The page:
Results Coaching Weekly Newsletter 102- DOMS Revisited

This week I wanted to revisit a well known topic among the first timer and the every-timers alike. Sore muscles! They are real, yet the inescapable reminder can be mysterious in many senses. This week we dig into a little more on what to expect, why, and how best to continue working toward health and fitness goals. With this, it is my hope that we all can start to have a little more appreciation for all the repair and rebuild of those screaming achy muscles that we are oh so familiar with. Attached is an article about soreness myths. I have also included a link below for additional myofascial and soft tissue release related to joint pain for those of you with the extra time and curiosity (to be discussed in greater detail in the following weeks). Move well, move more!

We have all been there before- whether it’s the day after a crushing boot camp, first day into the gym ever, or advancing into a new phase of movements- that inescapable feeling of muscles absolutely wrecked with soreness and tightness. There is no denying it when it happens. There is no playing it cool, and no taking it back when from head to toe it feels more like your body just got hit by a Mac truck. And sorry all, there is no promising it won’t happen again. The journey to self improvement- be it toward weight loss, strength gain, mobility goals and so on- one must provoke muscular change through tear down and rebuild mechanisms. The process of specificity of training and eventually overload, are necessary in order to adapt muscular structure and function. Why so sore? And how do we get rid of that soreness, or reduce the effects of what is officially defined as Delayed Onset Muscle Soreness (DOMS)? Such is the recovery topic of this weekly helpful hint for health and fitness.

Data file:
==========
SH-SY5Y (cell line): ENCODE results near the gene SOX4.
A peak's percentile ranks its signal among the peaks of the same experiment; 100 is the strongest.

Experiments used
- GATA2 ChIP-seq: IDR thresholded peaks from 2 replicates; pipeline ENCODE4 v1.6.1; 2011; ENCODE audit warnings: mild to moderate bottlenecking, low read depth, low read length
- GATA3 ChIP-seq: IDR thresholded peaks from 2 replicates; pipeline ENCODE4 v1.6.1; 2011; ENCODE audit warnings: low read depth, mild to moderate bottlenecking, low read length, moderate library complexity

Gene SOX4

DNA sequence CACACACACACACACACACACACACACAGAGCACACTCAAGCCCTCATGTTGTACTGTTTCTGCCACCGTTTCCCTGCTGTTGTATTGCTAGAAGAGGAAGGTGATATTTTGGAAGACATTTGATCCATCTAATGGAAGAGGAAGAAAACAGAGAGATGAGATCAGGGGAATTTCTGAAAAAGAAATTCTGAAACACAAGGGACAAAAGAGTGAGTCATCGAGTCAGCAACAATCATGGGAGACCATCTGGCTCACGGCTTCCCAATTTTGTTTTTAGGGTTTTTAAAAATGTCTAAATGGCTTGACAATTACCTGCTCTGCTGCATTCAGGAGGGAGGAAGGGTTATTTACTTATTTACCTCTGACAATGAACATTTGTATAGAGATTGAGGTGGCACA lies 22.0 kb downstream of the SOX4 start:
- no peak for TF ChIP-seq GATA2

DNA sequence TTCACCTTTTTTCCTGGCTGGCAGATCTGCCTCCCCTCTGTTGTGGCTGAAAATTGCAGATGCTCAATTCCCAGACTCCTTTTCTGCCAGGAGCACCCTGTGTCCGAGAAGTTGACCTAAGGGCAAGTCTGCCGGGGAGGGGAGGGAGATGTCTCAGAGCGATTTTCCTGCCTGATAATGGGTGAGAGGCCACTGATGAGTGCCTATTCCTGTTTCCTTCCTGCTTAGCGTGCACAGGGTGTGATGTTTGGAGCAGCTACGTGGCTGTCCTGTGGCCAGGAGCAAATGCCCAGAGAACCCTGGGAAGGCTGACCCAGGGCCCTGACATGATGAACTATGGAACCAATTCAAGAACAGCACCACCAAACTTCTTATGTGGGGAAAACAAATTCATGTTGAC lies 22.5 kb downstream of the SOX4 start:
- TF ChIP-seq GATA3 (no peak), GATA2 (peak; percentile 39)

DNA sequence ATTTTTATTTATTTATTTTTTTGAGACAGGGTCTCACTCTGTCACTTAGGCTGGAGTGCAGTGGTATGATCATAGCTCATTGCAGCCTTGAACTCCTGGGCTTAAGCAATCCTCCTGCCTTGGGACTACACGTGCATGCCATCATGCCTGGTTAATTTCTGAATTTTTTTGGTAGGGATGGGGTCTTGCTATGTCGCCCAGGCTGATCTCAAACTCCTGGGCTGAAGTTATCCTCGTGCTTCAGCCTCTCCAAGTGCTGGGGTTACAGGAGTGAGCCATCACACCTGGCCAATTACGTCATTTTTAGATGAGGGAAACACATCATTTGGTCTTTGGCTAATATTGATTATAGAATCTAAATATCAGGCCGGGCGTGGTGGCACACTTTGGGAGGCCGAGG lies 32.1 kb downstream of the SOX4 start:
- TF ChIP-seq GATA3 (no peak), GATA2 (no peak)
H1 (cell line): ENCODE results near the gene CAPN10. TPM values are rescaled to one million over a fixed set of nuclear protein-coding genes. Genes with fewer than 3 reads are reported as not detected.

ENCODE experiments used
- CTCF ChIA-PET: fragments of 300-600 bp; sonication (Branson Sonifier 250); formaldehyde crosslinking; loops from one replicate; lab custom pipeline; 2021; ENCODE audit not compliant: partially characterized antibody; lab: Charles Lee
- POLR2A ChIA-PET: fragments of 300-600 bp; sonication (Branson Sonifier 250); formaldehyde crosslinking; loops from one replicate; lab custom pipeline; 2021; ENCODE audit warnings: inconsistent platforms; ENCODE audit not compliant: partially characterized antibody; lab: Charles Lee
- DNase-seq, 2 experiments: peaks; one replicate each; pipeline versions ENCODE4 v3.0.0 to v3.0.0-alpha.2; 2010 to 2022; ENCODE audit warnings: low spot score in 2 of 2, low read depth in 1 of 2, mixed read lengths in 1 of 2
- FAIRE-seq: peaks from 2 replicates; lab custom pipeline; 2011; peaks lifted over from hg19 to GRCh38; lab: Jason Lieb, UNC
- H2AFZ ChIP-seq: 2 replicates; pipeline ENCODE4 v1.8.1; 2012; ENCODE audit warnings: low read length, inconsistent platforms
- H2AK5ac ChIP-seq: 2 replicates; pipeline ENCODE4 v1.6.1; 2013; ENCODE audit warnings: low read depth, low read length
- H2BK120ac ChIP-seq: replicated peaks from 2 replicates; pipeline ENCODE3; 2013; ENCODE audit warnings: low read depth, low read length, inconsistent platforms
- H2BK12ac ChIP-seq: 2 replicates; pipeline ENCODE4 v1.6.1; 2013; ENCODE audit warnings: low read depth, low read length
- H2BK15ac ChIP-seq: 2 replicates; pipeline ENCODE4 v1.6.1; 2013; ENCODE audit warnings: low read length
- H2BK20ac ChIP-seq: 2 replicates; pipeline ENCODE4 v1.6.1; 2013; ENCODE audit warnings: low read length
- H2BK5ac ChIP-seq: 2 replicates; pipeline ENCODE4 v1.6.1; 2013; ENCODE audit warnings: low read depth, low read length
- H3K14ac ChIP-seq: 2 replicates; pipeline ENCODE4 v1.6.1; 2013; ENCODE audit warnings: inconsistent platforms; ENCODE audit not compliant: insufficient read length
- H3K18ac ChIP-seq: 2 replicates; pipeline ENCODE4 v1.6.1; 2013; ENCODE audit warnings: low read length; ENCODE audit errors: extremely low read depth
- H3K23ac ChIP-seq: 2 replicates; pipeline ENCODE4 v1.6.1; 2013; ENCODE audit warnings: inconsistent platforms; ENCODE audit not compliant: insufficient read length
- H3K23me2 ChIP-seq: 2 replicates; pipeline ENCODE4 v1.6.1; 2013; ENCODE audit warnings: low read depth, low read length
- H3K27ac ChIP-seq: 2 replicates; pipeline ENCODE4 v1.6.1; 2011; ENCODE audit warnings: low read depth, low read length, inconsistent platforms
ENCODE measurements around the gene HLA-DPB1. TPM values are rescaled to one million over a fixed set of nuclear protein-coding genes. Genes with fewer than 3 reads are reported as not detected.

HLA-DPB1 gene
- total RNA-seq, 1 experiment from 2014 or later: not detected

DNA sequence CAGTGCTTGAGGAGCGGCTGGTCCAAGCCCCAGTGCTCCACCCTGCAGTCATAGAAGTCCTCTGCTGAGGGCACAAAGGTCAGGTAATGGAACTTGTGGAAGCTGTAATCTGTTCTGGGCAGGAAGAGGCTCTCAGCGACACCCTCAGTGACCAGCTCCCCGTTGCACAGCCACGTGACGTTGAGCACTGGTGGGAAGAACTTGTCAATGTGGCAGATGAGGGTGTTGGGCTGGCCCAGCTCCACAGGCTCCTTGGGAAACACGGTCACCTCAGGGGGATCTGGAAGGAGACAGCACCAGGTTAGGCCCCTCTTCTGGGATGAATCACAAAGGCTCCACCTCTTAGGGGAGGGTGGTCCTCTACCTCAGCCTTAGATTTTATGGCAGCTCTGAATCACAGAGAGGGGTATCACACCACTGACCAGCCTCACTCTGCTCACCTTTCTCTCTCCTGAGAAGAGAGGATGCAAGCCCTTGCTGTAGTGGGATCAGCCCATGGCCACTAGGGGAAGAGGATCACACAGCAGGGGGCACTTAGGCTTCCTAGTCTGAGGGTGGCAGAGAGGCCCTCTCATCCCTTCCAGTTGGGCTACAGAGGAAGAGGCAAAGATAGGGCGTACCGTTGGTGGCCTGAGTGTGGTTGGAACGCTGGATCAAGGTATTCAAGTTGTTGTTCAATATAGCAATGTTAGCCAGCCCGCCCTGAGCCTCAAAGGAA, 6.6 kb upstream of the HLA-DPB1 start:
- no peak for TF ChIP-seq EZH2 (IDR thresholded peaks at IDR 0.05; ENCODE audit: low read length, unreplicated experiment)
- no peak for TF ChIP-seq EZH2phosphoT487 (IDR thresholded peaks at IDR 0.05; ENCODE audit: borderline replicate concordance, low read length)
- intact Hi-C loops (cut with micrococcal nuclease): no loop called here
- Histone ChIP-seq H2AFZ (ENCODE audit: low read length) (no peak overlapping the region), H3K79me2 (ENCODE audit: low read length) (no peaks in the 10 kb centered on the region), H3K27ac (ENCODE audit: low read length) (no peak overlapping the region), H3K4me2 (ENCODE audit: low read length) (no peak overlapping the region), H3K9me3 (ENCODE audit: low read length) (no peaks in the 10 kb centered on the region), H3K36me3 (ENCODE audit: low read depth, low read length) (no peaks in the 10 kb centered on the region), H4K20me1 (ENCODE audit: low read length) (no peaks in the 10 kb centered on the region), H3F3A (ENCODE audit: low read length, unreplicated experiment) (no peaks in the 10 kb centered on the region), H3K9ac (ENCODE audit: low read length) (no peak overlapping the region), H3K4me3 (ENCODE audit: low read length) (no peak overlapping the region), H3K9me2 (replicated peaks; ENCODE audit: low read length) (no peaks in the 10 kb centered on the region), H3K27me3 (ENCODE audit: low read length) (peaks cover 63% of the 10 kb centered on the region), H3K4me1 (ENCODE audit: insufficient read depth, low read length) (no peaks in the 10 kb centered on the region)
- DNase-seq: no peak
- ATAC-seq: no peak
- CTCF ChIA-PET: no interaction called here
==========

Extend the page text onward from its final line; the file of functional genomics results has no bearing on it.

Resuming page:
You may have notice DOMS may not always be predictable, sometimes sneaky, and can range in degrees of intensity for novice and expert athlete alike. We can define symptoms in a medical dictionary to the effect of muscle soreness, limited range of motion, tenderness, muscle weakness; all as a result of micro trauma to the muscle fibers and connective tissues used during intense activity. Theories on responsible mechanisms can be deduced to believed micro tears and inflammation in soft tissue fibers, as well as the accumulation of the byproducts of metabolism. The latter has actually proven more beneficial to provide energy for later muscular rebuild.

Exercise physiology texts recognize symptoms will occur delayed and peak throughout a 24 to 72 hour time frame. It is understood in the field that eccentric muscular contraction (deceleration) will incite a greater potential and severity of micro tears than other muscle actions. Lactic acid and carbon dioxide waste products build up in the blood stream and muscles as a result of high intensity and anaerobic activity to a degree that the body can no longer buffer hydrogen ions (a byproduct of energy production). So once we have done this to ourselves, how do we fix it or reduce the effect?

A study published in 2003 by the Journal of Sports Medicine put to test many modalities’ influence on the clearance and easement of the DOMS affect. Researchers are adamant that “exercise is the most effective means of alleviating the pain during DOMS.” Forms of light activity stand up past even high tech modalities such as cryotherapy, ultrasound, and electric stimulation.